IRAN: Dissolution of medical university sparks protest

A decision by the health ministry to dissolve one of Iran's largest and most prominent medical universities has sparked protests, including from legislators disputing the ministry's right to close it.

Health Minister Marzieh Vahid-Dastjerdi said on 30 October that the Medical Sciences University of Iran would cease to exist and that its training, research and students units would be transferred to other medical science universities in Tehran. The 'therapeutic and sanitary units' would transfer to the University of Shahid Beheshti on the outskirts of the capital.

She claimed her decree to dissolve the university was based on a notification from the office of President Mahmud Ahmadinejad, under which government departments are to be moved away from Tehran.

She later insisted, in response to protests from members of the Iranian parliament, that professors at the university were "not unhappy about the dissolution".

However Iranian exile sources said a number of the university's 730 faculty members had resigned. Students staged a three-day sit-in in front of the medical school in early November.

Although the closure was announced six weeks into the beginning of the academic year when teaching had already begun and a new cohort admitted, a health ministry official Hassan Agha Jani said "students should be confident that no damage will occur to their education and all duties will be transferred to the Medical Science University of Tehran."

The move was seen by analysts as part of a move by the government to merge universities to tighten control over them. Universities have been the base of anti-government protests since the disputed elections last year.

However, in an indication that parliament is becoming increasingly concerned about the government crackdown on universities, the official Mehr news agency reported that as many as 18 Iranian parliamentarians had protested at the move against the medical university in a letter to the health minister, saying the notification from the president's office was "an excuse" and that Vahid-Dastjerdi did not have the authority to dissolve the university.

Parliament's health committee summoned the health minister for questioning, disputing the legality of the closure. Masood Pezeshkian, a member of parliament from Tabriz and a former minister of health and medical education between 2001-05, said the ministry should explain the legality or otherwise of the decision.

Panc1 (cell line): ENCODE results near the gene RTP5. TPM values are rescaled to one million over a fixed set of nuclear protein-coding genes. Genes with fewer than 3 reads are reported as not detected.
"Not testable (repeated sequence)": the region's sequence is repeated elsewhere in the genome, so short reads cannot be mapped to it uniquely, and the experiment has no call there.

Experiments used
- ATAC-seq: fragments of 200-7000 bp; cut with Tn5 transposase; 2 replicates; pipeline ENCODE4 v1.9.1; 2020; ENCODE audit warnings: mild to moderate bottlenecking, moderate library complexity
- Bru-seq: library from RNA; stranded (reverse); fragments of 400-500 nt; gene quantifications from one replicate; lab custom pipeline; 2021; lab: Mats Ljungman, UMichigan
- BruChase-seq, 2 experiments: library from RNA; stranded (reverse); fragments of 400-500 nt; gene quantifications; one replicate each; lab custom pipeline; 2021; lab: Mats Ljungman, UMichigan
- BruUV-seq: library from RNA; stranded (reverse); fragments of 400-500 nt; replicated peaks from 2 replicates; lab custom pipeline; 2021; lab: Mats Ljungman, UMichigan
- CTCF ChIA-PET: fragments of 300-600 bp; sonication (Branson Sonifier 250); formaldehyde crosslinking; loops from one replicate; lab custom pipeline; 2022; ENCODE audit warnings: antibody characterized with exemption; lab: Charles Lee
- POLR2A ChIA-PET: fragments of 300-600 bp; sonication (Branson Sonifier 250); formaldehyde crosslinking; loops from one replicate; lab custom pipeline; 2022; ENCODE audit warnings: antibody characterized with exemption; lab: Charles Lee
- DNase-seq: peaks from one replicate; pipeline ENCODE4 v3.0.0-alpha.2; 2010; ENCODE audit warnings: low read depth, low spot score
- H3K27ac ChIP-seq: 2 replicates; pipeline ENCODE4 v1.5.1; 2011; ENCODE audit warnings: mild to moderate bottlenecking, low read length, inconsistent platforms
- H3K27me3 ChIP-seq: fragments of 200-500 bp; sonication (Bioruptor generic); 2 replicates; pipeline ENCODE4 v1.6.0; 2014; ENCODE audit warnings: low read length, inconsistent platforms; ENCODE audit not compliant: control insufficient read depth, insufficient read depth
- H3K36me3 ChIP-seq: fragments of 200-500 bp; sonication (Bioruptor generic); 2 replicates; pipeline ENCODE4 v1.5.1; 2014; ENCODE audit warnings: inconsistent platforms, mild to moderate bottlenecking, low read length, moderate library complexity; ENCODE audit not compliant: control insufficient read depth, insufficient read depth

Vahid-Dastjerdi said in a response reported on 6 November to parliament that the health ministry had recognised the notification from the president's office as "a good plan and we ratified it".

Members insisted on reconsideration of the decision, which they said would "create social, scientific and health costs to the community".

"Now that the country is improving its medical services and the scientific levels of students of medicine and other related fields of study, dissolution of the University of Medical Sciences was not an appropriate, measure" the parliamentarians said in a letter, reported Mehr.

Other former health ministers also protested. Reza Maklekzadeh, minister of health from 1991-93 and a professor of internal medicine at Tehran University of Medical Sciences, called the decision "hasty". And former health minister Alireza Marandi, a professor of paediatrics at Shahid Beheshti University, said parliamentarians were astonished at the "unexpected" and "surprising" decision.

Meanwhile Avaz Heydarpour, a member of the Majlis (parliament), said the move could incite more tension and protests in the capital.

The university operates eight schools and institutes, nine teaching hospitals and 16 non-teaching hospitals and is responsible for training 16,000 students.

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